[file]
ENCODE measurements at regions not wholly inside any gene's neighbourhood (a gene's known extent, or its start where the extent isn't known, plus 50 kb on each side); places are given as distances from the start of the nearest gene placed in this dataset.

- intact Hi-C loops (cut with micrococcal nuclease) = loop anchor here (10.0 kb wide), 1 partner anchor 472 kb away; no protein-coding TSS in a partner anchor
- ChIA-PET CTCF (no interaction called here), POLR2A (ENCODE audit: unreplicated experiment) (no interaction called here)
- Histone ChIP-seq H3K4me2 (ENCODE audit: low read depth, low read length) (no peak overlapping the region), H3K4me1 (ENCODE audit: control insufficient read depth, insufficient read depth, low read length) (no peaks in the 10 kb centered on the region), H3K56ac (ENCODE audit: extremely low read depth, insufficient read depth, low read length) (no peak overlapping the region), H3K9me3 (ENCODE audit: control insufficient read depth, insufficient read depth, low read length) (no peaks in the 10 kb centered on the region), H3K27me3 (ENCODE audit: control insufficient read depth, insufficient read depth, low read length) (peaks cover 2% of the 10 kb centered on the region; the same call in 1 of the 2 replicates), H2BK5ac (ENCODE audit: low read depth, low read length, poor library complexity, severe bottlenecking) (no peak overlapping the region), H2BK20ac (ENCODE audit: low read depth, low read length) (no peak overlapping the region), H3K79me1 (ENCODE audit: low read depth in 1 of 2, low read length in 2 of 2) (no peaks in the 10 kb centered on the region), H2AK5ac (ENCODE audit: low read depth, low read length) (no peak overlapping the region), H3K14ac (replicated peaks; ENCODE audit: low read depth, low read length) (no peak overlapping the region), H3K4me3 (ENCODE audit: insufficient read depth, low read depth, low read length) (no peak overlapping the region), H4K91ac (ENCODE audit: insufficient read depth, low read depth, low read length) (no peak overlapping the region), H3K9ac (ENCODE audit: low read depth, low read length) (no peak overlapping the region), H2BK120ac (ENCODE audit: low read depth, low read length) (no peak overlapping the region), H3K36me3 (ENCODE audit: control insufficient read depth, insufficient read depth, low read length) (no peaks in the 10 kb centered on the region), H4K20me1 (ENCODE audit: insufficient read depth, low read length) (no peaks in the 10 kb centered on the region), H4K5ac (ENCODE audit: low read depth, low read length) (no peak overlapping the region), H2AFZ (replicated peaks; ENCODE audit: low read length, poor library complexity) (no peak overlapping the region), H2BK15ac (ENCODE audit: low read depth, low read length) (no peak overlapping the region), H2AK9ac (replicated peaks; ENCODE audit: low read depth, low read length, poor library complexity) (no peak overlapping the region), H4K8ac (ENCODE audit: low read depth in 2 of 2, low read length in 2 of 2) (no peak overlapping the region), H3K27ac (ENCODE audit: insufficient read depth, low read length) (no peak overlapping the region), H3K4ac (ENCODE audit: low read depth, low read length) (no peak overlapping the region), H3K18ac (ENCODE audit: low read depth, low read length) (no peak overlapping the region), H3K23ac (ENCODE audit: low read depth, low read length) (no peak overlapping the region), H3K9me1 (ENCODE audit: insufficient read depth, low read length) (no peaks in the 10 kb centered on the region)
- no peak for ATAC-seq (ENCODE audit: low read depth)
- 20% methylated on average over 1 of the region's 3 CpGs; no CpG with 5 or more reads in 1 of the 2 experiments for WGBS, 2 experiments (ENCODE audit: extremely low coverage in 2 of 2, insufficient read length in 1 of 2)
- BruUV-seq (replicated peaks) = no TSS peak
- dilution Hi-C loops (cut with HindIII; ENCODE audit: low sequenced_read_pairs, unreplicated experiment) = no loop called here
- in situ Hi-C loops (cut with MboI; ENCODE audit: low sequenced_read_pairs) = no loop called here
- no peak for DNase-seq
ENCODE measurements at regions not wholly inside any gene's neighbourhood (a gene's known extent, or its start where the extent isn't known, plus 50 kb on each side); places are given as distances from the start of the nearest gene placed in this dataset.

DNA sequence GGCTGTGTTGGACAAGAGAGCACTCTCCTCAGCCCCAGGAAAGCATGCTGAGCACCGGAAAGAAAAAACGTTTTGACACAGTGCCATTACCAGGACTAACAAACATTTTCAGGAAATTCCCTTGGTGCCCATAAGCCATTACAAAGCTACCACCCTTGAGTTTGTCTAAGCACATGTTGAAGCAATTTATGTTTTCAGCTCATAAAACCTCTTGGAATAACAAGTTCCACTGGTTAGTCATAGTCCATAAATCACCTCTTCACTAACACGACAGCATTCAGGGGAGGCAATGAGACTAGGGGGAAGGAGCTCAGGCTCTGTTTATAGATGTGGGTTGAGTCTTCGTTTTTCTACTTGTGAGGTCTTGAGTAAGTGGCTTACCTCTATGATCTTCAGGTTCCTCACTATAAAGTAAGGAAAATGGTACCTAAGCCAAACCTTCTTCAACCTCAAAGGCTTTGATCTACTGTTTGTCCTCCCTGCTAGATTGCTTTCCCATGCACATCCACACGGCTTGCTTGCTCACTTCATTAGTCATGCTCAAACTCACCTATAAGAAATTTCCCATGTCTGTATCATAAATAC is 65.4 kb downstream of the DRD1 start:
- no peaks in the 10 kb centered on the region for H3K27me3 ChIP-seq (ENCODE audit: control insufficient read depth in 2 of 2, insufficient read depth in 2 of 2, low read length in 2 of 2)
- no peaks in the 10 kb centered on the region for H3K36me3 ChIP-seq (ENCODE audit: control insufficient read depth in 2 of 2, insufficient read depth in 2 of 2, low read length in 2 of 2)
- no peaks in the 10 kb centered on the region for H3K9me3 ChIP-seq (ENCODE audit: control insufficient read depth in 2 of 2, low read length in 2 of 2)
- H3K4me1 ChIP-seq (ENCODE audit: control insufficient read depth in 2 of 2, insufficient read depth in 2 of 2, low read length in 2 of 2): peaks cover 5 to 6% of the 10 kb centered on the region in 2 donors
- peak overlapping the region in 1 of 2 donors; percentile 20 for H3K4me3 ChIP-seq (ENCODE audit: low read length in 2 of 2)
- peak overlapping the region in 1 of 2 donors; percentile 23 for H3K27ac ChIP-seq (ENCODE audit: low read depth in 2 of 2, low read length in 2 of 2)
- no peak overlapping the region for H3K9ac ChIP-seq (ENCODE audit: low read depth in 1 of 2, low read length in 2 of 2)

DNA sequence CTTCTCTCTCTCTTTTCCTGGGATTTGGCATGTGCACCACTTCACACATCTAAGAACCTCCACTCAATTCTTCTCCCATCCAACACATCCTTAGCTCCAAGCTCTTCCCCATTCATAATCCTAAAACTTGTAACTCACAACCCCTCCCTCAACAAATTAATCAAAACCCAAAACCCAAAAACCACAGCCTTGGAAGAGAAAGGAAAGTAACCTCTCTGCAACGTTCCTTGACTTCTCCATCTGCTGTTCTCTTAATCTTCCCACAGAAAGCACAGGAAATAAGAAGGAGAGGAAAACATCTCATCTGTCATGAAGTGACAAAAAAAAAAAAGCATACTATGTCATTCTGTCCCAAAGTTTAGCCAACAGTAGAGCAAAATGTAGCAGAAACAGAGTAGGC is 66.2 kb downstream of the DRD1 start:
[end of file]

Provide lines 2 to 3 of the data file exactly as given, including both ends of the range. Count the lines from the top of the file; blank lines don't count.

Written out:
- intact Hi-C loops (cut with micrococcal nuclease) = loop anchor here (10.0 kb wide), 1 partner anchor 472 kb away; no protein-coding TSS in a partner anchor
- ChIA-PET CTCF (no interaction called here), POLR2A (ENCODE audit: unreplicated experiment) (no interaction called here)